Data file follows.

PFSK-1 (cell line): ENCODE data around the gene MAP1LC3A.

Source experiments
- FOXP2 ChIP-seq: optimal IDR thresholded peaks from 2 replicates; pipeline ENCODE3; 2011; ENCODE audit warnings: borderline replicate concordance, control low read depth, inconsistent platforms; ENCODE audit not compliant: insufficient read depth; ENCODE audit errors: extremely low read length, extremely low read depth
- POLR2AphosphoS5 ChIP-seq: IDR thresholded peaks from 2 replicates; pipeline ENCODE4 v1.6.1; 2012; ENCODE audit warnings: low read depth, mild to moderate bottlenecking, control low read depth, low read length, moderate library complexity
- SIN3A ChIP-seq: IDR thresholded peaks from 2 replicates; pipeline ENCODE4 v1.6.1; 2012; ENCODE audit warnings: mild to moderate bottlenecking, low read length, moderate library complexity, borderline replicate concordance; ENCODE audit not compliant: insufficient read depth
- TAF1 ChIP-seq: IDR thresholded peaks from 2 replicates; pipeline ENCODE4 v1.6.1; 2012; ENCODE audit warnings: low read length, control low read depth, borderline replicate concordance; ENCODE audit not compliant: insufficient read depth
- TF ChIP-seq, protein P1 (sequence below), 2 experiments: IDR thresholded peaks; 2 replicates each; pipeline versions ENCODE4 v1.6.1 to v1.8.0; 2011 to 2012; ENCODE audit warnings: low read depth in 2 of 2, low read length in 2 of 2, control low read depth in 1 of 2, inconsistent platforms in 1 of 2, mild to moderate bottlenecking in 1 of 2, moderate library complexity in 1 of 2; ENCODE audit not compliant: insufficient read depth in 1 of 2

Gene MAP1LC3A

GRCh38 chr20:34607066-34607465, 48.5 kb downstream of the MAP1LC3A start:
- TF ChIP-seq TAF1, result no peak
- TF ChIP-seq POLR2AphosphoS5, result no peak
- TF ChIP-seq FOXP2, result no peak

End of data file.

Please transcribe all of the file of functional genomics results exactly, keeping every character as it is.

PFSK-1 (cell line): ENCODE data around the gene MAP1LC3A.

Source experiments
- FOXP2 ChIP-seq: optimal IDR thresholded peaks from 2 replicates; pipeline ENCODE3; 2011; ENCODE audit warnings: borderline replicate concordance, control low read depth, inconsistent platforms; ENCODE audit not compliant: insufficient read depth; ENCODE audit errors: extremely low read length, extremely low read depth
- POLR2AphosphoS5 ChIP-seq: IDR thresholded peaks from 2 replicates; pipeline ENCODE4 v1.6.1; 2012; ENCODE audit warnings: low read depth, mild to moderate bottlenecking, control low read depth, low read length, moderate library complexity
- SIN3A ChIP-seq: IDR thresholded peaks from 2 replicates; pipeline ENCODE4 v1.6.1; 2012; ENCODE audit warnings: mild to moderate bottlenecking, low read length, moderate library complexity, borderline replicate concordance; ENCODE audit not compliant: insufficient read depth
- TAF1 ChIP-seq: IDR thresholded peaks from 2 replicates; pipeline ENCODE4 v1.6.1; 2012; ENCODE audit warnings: low read length, control low read depth, borderline replicate concordance; ENCODE audit not compliant: insufficient read depth
- TF ChIP-seq, protein P1 (sequence below), 2 experiments: IDR thresholded peaks; 2 replicates each; pipeline versions ENCODE4 v1.6.1 to v1.8.0; 2011 to 2012; ENCODE audit warnings: low read depth in 2 of 2, low read length in 2 of 2, control low read depth in 1 of 2, inconsistent platforms in 1 of 2, mild to moderate bottlenecking in 1 of 2, moderate library complexity in 1 of 2; ENCODE audit not compliant: insufficient read depth in 1 of 2

Gene MAP1LC3A

GRCh38 chr20:34607066-34607465, 48.5 kb downstream of the MAP1LC3A start:
- TF ChIP-seq TAF1, result no peak
- TF ChIP-seq POLR2AphosphoS5, result no peak
- TF ChIP-seq FOXP2, result no peak